A significant portion of this part of the project will be devoted to safety mechanisms to prevent any sort of accidents. Another challenge will be creating bright enough flashes with LEDs. I have had some custom LEDs made which I intend to drive with 1 microsecond current pulses of up to 150 amps. The lifetime of these LEDs under such abuse remains to be seen: I would consider even a few thousand flashes respectable, considering the setup time required to stage each exposure.

The ultimate goal is a three-frame animation of a 22-caliber lead pellet striking an A19 halogen light bulb. I saved the old bulbs when I replaced them with LED versions for just such an occasion.

  • Flash Boards Arrived

    Ted Yapo12/11/2016 at 01:22 0 comments

    The PCBs for the flash boards (and the pulse hubs) arrived last night, as did the DigiKey box with all the parts - that doesn't happen often enough :-) I found some time to assemble and start testing one of the flash boards today. The back view shows the aluminum polymer caps:

    The screw terminals are "backwards" so I can mount these boards in a tight grid (R, G, B) with possibly more than one board per color. The front of the board shows the LEDs, 4-chip "5W" packages, as well as a single lens/reflector I was testing:

    All the components on the back were reflow soldered on the skillet, then the LEDs and connectors were soldered on manually. The board seems to work as designed, with the exception of the footprint for the SMA connector - the corner mounting holes are too small.

    I don't know how I screwed this up - the square root of 2 is still around 1.414, right?? Anyway, rather than drill out the nice plated-though holes, I filed down the connector to make it fit.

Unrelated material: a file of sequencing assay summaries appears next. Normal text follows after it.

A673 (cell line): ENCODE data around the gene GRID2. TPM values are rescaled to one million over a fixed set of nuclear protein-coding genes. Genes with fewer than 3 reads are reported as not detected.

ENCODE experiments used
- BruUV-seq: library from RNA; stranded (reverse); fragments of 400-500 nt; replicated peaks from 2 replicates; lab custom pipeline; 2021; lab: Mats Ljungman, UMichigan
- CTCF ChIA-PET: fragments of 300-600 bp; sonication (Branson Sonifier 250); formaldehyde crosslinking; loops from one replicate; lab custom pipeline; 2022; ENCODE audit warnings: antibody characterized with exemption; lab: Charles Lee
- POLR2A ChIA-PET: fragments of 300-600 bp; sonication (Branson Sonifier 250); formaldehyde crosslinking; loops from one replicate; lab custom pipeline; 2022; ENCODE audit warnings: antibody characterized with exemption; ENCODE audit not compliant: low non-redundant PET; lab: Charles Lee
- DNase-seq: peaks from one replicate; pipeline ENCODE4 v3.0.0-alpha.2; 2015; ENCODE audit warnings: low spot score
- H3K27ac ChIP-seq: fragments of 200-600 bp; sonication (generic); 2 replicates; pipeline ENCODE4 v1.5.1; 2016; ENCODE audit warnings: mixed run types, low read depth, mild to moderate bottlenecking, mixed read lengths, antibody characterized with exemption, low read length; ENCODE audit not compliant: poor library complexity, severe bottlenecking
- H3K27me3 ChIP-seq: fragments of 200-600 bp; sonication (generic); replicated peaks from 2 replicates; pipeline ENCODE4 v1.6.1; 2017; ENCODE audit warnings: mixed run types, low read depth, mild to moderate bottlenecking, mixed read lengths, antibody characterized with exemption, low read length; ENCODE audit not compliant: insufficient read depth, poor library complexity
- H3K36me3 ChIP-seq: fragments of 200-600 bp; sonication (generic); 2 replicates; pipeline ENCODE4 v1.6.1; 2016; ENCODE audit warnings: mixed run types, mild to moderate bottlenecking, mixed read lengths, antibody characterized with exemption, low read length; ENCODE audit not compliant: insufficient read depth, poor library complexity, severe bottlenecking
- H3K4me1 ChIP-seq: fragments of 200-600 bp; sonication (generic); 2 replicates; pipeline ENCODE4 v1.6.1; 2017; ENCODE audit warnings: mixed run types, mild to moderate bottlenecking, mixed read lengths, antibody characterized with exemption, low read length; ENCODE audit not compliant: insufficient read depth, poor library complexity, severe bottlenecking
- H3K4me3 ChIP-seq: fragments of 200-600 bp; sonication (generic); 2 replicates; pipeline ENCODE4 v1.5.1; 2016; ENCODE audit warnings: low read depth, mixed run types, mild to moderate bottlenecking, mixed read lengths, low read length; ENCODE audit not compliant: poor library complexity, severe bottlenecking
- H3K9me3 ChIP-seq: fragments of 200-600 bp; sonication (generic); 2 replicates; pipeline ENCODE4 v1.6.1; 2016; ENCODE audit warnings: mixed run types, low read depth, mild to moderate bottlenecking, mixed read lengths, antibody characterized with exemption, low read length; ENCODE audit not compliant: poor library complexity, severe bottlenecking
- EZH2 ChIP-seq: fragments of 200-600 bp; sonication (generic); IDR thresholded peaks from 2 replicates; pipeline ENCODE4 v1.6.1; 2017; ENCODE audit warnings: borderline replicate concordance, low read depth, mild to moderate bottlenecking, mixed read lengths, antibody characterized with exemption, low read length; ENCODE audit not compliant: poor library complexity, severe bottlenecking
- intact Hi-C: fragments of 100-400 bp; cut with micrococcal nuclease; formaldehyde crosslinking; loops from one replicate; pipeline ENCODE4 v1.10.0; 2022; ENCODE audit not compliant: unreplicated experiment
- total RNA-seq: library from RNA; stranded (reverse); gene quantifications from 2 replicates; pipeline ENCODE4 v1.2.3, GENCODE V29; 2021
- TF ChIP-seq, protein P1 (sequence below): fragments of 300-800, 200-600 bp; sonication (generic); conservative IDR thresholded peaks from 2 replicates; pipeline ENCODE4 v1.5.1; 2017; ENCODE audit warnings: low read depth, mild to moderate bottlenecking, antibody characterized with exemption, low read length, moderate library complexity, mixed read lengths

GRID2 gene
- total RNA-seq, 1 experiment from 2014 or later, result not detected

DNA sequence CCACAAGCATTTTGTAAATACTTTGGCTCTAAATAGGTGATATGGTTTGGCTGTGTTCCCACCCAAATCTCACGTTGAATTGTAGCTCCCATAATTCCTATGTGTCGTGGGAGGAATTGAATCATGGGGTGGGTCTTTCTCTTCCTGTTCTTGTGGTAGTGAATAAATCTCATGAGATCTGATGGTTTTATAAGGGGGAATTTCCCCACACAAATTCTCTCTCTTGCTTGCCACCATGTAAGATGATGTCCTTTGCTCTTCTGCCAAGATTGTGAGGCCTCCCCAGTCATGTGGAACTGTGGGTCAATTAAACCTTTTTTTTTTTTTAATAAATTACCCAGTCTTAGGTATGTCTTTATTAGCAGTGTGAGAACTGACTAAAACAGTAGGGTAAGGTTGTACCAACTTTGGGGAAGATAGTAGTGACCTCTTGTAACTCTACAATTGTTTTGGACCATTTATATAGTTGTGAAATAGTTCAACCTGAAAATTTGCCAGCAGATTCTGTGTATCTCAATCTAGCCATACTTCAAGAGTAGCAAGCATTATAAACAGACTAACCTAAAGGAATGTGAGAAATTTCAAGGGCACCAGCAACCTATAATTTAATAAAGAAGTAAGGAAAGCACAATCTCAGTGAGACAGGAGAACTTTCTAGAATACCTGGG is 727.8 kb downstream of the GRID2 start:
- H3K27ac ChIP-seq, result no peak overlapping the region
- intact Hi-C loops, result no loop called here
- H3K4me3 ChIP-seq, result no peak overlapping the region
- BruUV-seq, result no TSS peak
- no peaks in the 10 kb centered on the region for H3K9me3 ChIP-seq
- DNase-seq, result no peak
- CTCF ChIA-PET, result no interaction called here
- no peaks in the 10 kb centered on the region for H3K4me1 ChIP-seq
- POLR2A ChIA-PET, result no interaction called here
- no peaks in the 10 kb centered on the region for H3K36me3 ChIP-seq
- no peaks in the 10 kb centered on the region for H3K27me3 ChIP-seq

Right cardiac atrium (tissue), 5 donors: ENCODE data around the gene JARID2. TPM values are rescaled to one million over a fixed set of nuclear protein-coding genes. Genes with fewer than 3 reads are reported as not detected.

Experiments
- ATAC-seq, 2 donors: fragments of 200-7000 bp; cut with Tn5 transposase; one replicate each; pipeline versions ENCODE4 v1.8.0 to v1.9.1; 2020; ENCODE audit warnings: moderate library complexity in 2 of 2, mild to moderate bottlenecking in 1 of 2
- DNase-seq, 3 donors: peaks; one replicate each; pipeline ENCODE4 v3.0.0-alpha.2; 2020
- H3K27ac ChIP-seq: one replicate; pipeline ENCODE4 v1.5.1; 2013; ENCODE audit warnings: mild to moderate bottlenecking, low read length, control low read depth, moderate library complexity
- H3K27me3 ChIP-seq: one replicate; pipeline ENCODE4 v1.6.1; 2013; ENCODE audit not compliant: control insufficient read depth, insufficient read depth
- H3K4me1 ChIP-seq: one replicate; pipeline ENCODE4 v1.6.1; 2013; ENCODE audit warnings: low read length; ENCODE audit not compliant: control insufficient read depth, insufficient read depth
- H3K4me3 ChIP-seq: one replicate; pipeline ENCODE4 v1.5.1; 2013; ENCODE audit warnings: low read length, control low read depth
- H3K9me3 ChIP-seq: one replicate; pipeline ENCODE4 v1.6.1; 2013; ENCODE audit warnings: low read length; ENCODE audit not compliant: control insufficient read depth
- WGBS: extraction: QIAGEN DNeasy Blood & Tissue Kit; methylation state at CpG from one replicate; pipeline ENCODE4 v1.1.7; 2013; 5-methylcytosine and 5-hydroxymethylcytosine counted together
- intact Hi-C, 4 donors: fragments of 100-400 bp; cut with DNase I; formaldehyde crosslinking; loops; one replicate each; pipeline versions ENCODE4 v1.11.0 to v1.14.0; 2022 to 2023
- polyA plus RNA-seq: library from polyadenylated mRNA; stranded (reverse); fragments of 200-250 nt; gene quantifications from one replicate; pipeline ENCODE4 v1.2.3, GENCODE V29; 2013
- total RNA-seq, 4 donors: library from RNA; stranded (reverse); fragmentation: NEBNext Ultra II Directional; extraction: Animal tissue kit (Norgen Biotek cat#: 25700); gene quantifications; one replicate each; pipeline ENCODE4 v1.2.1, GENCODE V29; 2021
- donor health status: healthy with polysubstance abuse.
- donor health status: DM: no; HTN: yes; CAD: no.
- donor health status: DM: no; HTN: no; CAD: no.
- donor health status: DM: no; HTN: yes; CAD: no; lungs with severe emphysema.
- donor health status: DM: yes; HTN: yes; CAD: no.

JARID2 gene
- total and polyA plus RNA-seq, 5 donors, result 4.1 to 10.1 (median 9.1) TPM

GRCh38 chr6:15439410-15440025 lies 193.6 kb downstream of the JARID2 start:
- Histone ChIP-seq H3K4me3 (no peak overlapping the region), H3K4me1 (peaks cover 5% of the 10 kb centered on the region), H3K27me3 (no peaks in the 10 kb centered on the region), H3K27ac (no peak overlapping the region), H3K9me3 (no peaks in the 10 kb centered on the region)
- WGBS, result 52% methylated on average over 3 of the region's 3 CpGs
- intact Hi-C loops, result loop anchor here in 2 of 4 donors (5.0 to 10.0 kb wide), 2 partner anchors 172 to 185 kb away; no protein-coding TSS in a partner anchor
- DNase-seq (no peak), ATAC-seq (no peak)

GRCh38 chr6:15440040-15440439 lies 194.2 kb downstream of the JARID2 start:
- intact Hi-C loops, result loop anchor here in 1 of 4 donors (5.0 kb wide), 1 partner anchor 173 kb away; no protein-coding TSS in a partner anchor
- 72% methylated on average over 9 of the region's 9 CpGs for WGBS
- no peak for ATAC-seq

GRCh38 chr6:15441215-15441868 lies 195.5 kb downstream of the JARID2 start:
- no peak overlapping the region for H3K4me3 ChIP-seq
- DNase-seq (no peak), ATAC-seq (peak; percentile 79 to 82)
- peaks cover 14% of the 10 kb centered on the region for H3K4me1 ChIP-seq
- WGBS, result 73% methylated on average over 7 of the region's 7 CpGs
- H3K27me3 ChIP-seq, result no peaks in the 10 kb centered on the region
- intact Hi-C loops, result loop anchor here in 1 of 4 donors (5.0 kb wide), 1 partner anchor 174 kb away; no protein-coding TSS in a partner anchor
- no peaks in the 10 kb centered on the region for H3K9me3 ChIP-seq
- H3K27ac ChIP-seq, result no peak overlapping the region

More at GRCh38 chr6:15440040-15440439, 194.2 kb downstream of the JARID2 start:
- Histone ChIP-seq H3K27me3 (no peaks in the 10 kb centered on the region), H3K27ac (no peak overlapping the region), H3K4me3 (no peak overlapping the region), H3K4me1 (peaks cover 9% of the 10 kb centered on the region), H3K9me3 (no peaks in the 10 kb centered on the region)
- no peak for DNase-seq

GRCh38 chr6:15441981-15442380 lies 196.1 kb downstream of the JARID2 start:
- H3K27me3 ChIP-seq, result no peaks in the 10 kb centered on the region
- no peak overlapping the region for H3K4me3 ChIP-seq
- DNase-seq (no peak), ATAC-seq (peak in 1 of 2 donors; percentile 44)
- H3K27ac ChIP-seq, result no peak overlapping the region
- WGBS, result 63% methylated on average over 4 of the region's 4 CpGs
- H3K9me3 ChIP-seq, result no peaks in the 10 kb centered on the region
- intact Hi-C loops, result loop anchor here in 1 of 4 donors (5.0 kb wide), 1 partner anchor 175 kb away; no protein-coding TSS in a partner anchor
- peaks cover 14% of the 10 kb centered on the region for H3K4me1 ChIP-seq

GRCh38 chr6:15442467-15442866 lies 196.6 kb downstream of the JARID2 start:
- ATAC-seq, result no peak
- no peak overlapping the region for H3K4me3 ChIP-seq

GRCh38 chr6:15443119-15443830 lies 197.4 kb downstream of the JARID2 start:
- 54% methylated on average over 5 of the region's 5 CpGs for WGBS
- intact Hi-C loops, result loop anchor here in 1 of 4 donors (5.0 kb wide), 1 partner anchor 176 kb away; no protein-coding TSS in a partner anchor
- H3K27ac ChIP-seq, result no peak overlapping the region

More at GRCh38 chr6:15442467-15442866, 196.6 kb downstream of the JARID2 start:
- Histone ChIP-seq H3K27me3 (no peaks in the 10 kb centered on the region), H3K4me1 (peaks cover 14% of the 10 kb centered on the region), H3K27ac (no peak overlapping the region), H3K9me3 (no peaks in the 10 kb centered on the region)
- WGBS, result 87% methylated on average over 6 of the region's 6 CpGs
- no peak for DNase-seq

I tested the board at a number of different LED voltages - the flash controller board will have software-adjustable regulators for setting these, since the different color LEDs have different forward voltages, and the red LEDs appear to all be in parallel in the package, instead of the series/parallel arrangement of the green and blue.

    Here's the waveform across the 0.1-ohm resistor in series with one of the LEDs:

    The voltage is measured across a 0.1-ohm resistor with a 2x Z0 probe, so this pulse represents 14.9A of current through one of the 10 LEDs. The supply voltage was 18.5V for this pulse - the capacitors are rated 25V, so I could go somewhat higher. Since the LEDs are rated for 700 mA, this represents about a 21x overdrive. After several hundred pulses, I couldn't detect any changes in the LEDs, but obviously I need to test it a lot more.


    The nice shape of the waveform and minimal ringing is due in large part to some design hints I got from others here.

    The NCP81074 10A MOSFET gate driver was completely over-sized for a single MOSFET, but does well driving 10 of them. A 100-ohm resistor at each gate keeps the edges relatively slow preventing overshoot and ringing. The 2A Schottky diode across the LED protects it against the brief reverse-bias overshoot on the trailing edge. I included sites for AC-terminating the 50-ohm input, but haven't populated them. I'm going to drive the board from series-terminated sources, so I don't expect a problem, but they're there if needed. Bypass caps aren't shown.